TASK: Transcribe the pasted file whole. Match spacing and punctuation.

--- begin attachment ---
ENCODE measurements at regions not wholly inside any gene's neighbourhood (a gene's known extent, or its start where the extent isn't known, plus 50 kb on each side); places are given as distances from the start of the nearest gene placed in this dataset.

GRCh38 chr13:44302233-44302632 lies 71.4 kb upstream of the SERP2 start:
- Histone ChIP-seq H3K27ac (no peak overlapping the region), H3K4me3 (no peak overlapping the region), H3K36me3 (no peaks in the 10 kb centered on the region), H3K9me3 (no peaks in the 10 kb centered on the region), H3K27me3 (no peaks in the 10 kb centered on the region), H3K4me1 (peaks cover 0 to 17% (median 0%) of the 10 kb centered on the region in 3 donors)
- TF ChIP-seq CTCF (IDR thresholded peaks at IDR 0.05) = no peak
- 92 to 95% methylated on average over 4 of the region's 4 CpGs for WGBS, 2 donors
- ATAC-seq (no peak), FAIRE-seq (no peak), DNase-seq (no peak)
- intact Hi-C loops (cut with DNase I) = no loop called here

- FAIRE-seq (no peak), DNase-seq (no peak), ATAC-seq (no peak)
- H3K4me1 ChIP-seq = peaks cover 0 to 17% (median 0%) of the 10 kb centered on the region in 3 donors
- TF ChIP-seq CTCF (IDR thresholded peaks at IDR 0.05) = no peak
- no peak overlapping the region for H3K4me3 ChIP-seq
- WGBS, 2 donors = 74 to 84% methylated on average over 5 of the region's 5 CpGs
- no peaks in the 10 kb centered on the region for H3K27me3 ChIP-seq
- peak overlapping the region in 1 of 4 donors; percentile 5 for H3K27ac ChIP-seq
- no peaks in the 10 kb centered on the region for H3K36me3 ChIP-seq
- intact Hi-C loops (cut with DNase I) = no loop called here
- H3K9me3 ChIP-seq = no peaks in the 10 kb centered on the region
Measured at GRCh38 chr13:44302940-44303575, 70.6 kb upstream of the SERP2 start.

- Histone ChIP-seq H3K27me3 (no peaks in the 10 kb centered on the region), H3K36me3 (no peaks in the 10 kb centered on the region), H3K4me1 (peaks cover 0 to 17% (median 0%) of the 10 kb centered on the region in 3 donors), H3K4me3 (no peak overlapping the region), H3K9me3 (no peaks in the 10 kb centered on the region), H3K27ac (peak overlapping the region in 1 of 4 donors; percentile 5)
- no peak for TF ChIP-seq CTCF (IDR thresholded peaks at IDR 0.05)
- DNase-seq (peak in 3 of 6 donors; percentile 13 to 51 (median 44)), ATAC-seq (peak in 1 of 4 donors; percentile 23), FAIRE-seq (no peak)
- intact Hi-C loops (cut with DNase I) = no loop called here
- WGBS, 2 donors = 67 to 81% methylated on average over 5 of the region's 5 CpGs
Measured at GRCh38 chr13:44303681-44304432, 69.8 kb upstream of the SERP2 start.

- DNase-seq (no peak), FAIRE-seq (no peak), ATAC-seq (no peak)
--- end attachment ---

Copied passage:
ENCODE measurements at regions not wholly inside any gene's neighbourhood (a gene's known extent, or its start where the extent isn't known, plus 50 kb on each side); places are given as distances from the start of the nearest gene placed in this dataset.

GRCh38 chr13:44302233-44302632 lies 71.4 kb upstream of the SERP2 start:
- Histone ChIP-seq H3K27ac (no peak overlapping the region), H3K4me3 (no peak overlapping the region), H3K36me3 (no peaks in the 10 kb centered on the region), H3K9me3 (no peaks in the 10 kb centered on the region), H3K27me3 (no peaks in the 10 kb centered on the region), H3K4me1 (peaks cover 0 to 17% (median 0%) of the 10 kb centered on the region in 3 donors)
- TF ChIP-seq CTCF (IDR thresholded peaks at IDR 0.05) = no peak
- 92 to 95% methylated on average over 4 of the region's 4 CpGs for WGBS, 2 donors
- ATAC-seq (no peak), FAIRE-seq (no peak), DNase-seq (no peak)
- intact Hi-C loops (cut with DNase I) = no loop called here

- FAIRE-seq (no peak), DNase-seq (no peak), ATAC-seq (no peak)
- H3K4me1 ChIP-seq = peaks cover 0 to 17% (median 0%) of the 10 kb centered on the region in 3 donors
- TF ChIP-seq CTCF (IDR thresholded peaks at IDR 0.05) = no peak
- no peak overlapping the region for H3K4me3 ChIP-seq
- WGBS, 2 donors = 74 to 84% methylated on average over 5 of the region's 5 CpGs
- no peaks in the 10 kb centered on the region for H3K27me3 ChIP-seq
- peak overlapping the region in 1 of 4 donors; percentile 5 for H3K27ac ChIP-seq
- no peaks in the 10 kb centered on the region for H3K36me3 ChIP-seq
- intact Hi-C loops (cut with DNase I) = no loop called here
- H3K9me3 ChIP-seq = no peaks in the 10 kb centered on the region
Measured at GRCh38 chr13:44302940-44303575, 70.6 kb upstream of the SERP2 start.

- Histone ChIP-seq H3K27me3 (no peaks in the 10 kb centered on the region), H3K36me3 (no peaks in the 10 kb centered on the region), H3K4me1 (peaks cover 0 to 17% (median 0%) of the 10 kb centered on the region in 3 donors), H3K4me3 (no peak overlapping the region), H3K9me3 (no peaks in the 10 kb centered on the region), H3K27ac (peak overlapping the region in 1 of 4 donors; percentile 5)
- no peak for TF ChIP-seq CTCF (IDR thresholded peaks at IDR 0.05)
- DNase-seq (peak in 3 of 6 donors; percentile 13 to 51 (median 44)), ATAC-seq (peak in 1 of 4 donors; percentile 23), FAIRE-seq (no peak)
- intact Hi-C loops (cut with DNase I) = no loop called here
- WGBS, 2 donors = 67 to 81% methylated on average over 5 of the region's 5 CpGs
Measured at GRCh38 chr13:44303681-44304432, 69.8 kb upstream of the SERP2 start.

- DNase-seq (no peak), FAIRE-seq (no peak), ATAC-seq (no peak)